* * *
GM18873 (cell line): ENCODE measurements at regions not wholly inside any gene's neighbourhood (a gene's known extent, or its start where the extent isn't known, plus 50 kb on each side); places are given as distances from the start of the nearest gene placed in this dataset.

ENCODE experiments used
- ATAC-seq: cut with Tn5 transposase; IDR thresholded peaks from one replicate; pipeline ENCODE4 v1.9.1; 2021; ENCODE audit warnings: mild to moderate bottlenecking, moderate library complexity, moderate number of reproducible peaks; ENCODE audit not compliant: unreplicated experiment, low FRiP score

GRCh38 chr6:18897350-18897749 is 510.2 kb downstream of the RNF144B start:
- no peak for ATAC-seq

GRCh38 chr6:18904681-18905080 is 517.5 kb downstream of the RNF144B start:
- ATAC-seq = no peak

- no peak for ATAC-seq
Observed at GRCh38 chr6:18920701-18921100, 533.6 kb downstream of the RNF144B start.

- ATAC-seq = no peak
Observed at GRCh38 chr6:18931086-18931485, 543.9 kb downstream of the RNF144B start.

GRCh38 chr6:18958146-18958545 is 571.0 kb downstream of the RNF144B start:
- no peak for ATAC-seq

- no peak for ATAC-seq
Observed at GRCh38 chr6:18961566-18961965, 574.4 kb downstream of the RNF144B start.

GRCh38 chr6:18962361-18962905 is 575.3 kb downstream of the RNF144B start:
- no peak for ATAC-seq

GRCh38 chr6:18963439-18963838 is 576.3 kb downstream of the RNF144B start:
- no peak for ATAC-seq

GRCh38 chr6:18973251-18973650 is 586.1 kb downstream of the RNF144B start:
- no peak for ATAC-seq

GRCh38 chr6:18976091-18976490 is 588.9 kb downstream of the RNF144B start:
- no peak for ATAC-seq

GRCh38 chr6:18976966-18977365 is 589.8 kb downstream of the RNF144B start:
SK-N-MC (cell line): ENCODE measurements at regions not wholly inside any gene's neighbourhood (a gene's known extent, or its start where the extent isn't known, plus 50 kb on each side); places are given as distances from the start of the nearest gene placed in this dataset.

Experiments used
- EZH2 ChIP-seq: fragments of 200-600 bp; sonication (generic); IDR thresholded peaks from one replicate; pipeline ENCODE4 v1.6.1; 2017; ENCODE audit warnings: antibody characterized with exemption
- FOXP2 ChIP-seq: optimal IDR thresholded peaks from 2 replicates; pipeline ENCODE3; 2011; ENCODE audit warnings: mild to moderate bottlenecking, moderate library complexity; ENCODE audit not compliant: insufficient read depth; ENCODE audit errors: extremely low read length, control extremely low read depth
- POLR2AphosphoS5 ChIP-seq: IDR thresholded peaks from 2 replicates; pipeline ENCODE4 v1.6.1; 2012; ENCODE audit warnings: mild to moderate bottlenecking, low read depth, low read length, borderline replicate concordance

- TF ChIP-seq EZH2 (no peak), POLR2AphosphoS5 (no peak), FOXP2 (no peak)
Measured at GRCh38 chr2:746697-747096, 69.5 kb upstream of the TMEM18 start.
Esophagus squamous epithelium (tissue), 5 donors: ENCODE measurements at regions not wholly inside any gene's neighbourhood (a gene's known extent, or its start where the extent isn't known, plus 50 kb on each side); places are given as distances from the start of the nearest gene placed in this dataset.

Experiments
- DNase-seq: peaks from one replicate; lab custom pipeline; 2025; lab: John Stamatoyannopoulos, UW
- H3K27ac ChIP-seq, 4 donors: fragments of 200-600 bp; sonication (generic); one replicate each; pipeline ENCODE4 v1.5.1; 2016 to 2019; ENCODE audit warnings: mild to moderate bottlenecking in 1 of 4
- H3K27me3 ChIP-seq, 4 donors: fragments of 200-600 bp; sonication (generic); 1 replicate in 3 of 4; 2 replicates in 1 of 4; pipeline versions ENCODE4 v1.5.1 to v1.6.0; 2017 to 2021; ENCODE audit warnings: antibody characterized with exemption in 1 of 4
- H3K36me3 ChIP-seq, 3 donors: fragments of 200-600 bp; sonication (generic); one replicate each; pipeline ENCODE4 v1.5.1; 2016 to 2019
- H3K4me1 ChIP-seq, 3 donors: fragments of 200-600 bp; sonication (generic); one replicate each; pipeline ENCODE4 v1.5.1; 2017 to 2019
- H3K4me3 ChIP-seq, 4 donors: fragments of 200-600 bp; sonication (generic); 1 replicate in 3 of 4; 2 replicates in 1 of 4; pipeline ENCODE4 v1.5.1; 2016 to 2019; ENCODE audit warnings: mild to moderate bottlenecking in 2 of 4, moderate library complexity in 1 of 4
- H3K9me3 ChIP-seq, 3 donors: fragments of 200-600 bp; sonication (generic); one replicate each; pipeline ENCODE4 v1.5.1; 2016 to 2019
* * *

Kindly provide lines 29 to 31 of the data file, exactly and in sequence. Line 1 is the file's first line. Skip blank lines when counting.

- POLR2AphosphoS5 ChIP-seq: IDR thresholded peaks from 2 replicates; pipeline ENCODE4 v1.6.1; 2012; ENCODE audit warnings: mild to moderate bottlenecking, low read depth, low read length, borderline replicate concordance

- TF ChIP-seq EZH2 (no peak), POLR2AphosphoS5 (no peak), FOXP2 (no peak)
Measured at GRCh38 chr2:746697-747096, 69.5 kb upstream of the TMEM18 start.